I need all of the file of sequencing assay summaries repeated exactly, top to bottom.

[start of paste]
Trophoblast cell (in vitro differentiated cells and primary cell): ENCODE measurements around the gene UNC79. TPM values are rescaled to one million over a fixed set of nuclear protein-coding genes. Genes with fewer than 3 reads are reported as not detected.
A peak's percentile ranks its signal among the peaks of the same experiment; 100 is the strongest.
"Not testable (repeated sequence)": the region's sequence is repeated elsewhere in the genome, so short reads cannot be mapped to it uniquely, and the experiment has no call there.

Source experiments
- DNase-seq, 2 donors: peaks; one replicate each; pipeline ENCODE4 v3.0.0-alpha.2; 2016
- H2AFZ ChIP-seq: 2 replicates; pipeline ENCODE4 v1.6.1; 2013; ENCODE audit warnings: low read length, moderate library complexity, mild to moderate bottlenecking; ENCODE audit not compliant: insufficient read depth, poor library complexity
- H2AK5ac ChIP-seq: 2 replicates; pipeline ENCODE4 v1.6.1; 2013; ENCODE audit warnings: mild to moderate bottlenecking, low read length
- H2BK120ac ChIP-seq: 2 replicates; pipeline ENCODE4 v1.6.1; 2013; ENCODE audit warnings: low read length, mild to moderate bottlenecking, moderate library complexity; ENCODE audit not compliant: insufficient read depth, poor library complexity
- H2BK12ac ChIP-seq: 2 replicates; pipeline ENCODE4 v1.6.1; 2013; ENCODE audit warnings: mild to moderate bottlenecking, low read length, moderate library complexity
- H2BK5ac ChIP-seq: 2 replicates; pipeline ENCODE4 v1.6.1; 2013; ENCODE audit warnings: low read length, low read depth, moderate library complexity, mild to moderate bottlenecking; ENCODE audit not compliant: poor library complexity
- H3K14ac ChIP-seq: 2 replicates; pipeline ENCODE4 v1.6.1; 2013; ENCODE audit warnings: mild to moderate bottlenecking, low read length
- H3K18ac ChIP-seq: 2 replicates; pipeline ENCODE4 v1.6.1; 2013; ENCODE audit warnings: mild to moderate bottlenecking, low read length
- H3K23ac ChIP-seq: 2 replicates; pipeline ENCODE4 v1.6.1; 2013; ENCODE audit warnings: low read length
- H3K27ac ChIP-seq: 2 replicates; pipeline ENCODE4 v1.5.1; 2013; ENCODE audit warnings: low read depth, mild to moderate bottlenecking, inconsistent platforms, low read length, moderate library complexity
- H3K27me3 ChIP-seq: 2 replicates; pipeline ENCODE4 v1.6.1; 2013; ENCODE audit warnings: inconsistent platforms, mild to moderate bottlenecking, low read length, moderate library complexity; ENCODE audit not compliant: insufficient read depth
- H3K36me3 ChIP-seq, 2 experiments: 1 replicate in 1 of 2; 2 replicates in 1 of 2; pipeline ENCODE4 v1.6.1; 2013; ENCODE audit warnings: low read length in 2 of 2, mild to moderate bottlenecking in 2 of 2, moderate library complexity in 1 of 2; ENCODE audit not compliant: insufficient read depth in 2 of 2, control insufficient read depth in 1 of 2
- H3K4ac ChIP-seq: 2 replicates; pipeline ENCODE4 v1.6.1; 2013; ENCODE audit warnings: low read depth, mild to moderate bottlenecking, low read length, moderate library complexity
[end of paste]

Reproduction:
Trophoblast cell (in vitro differentiated cells and primary cell): ENCODE measurements around the gene UNC79. TPM values are rescaled to one million over a fixed set of nuclear protein-coding genes. Genes with fewer than 3 reads are reported as not detected.
A peak's percentile ranks its signal among the peaks of the same experiment; 100 is the strongest.
"Not testable (repeated sequence)": the region's sequence is repeated elsewhere in the genome, so short reads cannot be mapped to it uniquely, and the experiment has no call there.

Source experiments
- DNase-seq, 2 donors: peaks; one replicate each; pipeline ENCODE4 v3.0.0-alpha.2; 2016
- H2AFZ ChIP-seq: 2 replicates; pipeline ENCODE4 v1.6.1; 2013; ENCODE audit warnings: low read length, moderate library complexity, mild to moderate bottlenecking; ENCODE audit not compliant: insufficient read depth, poor library complexity
- H2AK5ac ChIP-seq: 2 replicates; pipeline ENCODE4 v1.6.1; 2013; ENCODE audit warnings: mild to moderate bottlenecking, low read length
- H2BK120ac ChIP-seq: 2 replicates; pipeline ENCODE4 v1.6.1; 2013; ENCODE audit warnings: low read length, mild to moderate bottlenecking, moderate library complexity; ENCODE audit not compliant: insufficient read depth, poor library complexity
- H2BK12ac ChIP-seq: 2 replicates; pipeline ENCODE4 v1.6.1; 2013; ENCODE audit warnings: mild to moderate bottlenecking, low read length, moderate library complexity
- H2BK5ac ChIP-seq: 2 replicates; pipeline ENCODE4 v1.6.1; 2013; ENCODE audit warnings: low read length, low read depth, moderate library complexity, mild to moderate bottlenecking; ENCODE audit not compliant: poor library complexity
- H3K14ac ChIP-seq: 2 replicates; pipeline ENCODE4 v1.6.1; 2013; ENCODE audit warnings: mild to moderate bottlenecking, low read length
- H3K18ac ChIP-seq: 2 replicates; pipeline ENCODE4 v1.6.1; 2013; ENCODE audit warnings: mild to moderate bottlenecking, low read length
- H3K23ac ChIP-seq: 2 replicates; pipeline ENCODE4 v1.6.1; 2013; ENCODE audit warnings: low read length
- H3K27ac ChIP-seq: 2 replicates; pipeline ENCODE4 v1.5.1; 2013; ENCODE audit warnings: low read depth, mild to moderate bottlenecking, inconsistent platforms, low read length, moderate library complexity
- H3K27me3 ChIP-seq: 2 replicates; pipeline ENCODE4 v1.6.1; 2013; ENCODE audit warnings: inconsistent platforms, mild to moderate bottlenecking, low read length, moderate library complexity; ENCODE audit not compliant: insufficient read depth
- H3K36me3 ChIP-seq, 2 experiments: 1 replicate in 1 of 2; 2 replicates in 1 of 2; pipeline ENCODE4 v1.6.1; 2013; ENCODE audit warnings: low read length in 2 of 2, mild to moderate bottlenecking in 2 of 2, moderate library complexity in 1 of 2; ENCODE audit not compliant: insufficient read depth in 2 of 2, control insufficient read depth in 1 of 2
- H3K4ac ChIP-seq: 2 replicates; pipeline ENCODE4 v1.6.1; 2013; ENCODE audit warnings: low read depth, mild to moderate bottlenecking, low read length, moderate library complexity